Lauren Kirchner, Meditatione Animi I, 2012, ink on paper, 28 by 48 in.

Start Gallery Dallas is pleased to present IMAGO ANIMI (Image of the Mind), an exhibition featuring large-scale prints and print installations by Lauren Kirchner, on display from April 21 through June 2, 2012, with an artist’s reception on April 21 from 5:30 p.m. to 8 p.m.

All that is human rests within our brain. This irreplaceable, yet enigmatic organ is not only responsible for our daily functions, but is also the home of our personality, emotions, and abilities. Out of roughly 85 billion neurons, only a small fraction is understood and mapped. Additionally, the brain creates new connections every second, defining us as individuals and connecting us to the greater scheme of humanity. Working from what is known about the human brain, Lauren Kirchner reconstructs and conceptualizes the patterns of neurons. Her lithographic prints form maps that interpret the images our most vital and enigmatic organ.

Kirchner’s printmaking techniques often derive from the way our brain functions. Just as neurons are created through the copying of parent cells, Kirchner produces prints in different colors and layers using the same matrix. She then flips and mirrors these layers to create a kaleidoscopic effect, resulting in depth and complexity within the print. For example, Meditatione Animi I consists of a seven run print on paper; a monoprint, lithographs, and a silkscreen. These layers are cut by hand into a shape resembling a brain scan. Rather than a sterile, digitized perfection, the image is interpreted artistically with the human hand, and is delightfully interrupted by asymmetries of cut and line.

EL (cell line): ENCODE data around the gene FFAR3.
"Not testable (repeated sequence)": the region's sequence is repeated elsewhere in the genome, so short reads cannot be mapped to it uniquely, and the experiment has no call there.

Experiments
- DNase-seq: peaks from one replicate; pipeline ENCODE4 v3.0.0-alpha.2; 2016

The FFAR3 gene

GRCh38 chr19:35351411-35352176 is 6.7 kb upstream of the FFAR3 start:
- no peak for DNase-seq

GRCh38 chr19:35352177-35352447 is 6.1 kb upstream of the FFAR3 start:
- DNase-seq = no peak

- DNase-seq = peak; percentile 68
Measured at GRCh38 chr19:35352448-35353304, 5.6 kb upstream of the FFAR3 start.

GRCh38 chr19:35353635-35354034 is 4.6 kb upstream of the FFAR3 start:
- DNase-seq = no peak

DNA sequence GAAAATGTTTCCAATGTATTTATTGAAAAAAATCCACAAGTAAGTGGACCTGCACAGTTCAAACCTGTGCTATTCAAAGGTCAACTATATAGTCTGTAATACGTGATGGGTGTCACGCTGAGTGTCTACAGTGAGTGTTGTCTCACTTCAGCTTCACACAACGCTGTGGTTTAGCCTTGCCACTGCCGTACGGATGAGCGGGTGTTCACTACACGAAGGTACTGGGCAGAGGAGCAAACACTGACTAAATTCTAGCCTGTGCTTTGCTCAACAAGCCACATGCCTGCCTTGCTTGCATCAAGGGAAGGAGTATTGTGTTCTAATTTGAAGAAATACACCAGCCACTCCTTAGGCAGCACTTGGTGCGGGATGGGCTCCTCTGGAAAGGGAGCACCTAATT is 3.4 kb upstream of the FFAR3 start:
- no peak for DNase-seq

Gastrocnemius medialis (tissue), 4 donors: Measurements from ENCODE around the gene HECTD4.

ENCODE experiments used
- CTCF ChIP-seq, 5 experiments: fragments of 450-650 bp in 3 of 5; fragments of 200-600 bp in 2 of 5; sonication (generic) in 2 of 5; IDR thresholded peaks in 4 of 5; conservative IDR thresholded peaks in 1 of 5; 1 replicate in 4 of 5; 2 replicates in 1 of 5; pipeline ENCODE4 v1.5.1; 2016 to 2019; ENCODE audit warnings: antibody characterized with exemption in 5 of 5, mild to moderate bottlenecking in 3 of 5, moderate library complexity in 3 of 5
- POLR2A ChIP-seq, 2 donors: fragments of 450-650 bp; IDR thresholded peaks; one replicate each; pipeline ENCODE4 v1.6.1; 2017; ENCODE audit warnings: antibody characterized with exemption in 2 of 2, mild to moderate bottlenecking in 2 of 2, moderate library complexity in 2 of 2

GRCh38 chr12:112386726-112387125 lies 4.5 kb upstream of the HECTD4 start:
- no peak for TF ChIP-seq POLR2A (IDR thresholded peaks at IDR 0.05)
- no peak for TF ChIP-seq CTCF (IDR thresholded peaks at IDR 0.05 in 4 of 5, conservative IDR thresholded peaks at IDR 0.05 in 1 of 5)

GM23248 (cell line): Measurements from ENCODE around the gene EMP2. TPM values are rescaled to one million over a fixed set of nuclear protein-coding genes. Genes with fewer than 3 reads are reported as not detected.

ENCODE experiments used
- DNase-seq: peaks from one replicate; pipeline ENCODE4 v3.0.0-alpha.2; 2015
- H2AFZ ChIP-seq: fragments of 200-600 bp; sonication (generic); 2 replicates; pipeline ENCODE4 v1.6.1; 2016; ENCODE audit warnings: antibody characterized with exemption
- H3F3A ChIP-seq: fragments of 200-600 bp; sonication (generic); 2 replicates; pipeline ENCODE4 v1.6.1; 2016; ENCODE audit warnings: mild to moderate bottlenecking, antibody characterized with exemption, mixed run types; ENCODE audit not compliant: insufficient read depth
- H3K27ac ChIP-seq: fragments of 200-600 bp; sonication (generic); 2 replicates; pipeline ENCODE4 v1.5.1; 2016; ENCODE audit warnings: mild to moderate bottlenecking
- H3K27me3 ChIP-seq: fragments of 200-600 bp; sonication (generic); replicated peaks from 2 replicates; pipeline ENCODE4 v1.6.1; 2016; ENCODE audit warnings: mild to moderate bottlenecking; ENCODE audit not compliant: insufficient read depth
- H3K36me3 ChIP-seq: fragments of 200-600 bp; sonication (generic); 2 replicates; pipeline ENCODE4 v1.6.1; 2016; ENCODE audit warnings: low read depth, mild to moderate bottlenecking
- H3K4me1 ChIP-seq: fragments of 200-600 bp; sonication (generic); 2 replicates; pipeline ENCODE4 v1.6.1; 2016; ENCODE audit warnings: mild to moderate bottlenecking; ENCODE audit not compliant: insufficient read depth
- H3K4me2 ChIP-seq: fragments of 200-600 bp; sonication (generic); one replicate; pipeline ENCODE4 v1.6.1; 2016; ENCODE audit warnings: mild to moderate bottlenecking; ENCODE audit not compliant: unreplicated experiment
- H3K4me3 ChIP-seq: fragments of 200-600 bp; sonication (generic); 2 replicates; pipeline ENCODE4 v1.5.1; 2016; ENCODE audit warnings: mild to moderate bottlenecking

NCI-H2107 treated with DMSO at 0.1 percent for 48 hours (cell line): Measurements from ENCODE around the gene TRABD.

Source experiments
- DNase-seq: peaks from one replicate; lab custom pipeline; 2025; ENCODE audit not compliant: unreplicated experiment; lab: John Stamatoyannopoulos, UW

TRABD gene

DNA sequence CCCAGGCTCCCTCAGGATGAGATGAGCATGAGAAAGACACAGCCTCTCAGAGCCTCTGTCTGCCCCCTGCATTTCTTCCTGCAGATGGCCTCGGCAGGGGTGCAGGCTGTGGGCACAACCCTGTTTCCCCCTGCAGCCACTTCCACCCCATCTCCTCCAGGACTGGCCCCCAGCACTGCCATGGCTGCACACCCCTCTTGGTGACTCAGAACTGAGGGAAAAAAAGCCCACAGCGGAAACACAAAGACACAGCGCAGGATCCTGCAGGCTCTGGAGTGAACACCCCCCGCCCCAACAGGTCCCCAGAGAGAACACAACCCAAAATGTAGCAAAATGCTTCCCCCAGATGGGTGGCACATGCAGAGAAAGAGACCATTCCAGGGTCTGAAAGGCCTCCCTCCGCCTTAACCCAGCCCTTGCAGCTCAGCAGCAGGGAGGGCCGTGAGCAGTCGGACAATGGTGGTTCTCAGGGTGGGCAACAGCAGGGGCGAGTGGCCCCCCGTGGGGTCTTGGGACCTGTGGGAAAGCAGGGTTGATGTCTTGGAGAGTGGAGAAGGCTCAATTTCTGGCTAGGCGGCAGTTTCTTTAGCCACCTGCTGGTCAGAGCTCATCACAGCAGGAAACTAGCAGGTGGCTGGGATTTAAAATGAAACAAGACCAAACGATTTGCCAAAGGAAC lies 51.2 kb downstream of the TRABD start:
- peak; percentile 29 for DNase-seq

The largest work in the series, COGITATIO (Thought) is presented as a site-specific installation, or “printstallation,” where the elements in the installation are made using printmaking processes. A neuron-like motif, printed on mirrored vinyl, is attached to the gallery wall. Cotton and polyester cords extend from the edges of the print and attach to the surrounding ceiling beams and columns. The converging clusters of taut cords mimic the neuron patterns seen throughout the exhibit, and expand the print in space, inviting the viewer to enter.

IMAGO ANIMI is Kirchner’s Master of Fine Arts exhibition, and is the culmination of a long artistic journey. Kirchner, who came from an undergraduate program that emphasized manual processes, struggled to thrive in a professional printing world dominated by digital methods. The seeming obsolescence of her printmaking skills caused her to question her purpose and direction. The works from CONTEXTUS, Kirchner’s Master of Arts show, exemplified her introspective period by melding square “pixel” forms with intricate lithographs, embroidery, and installation techniques, all painstakingly created by hand.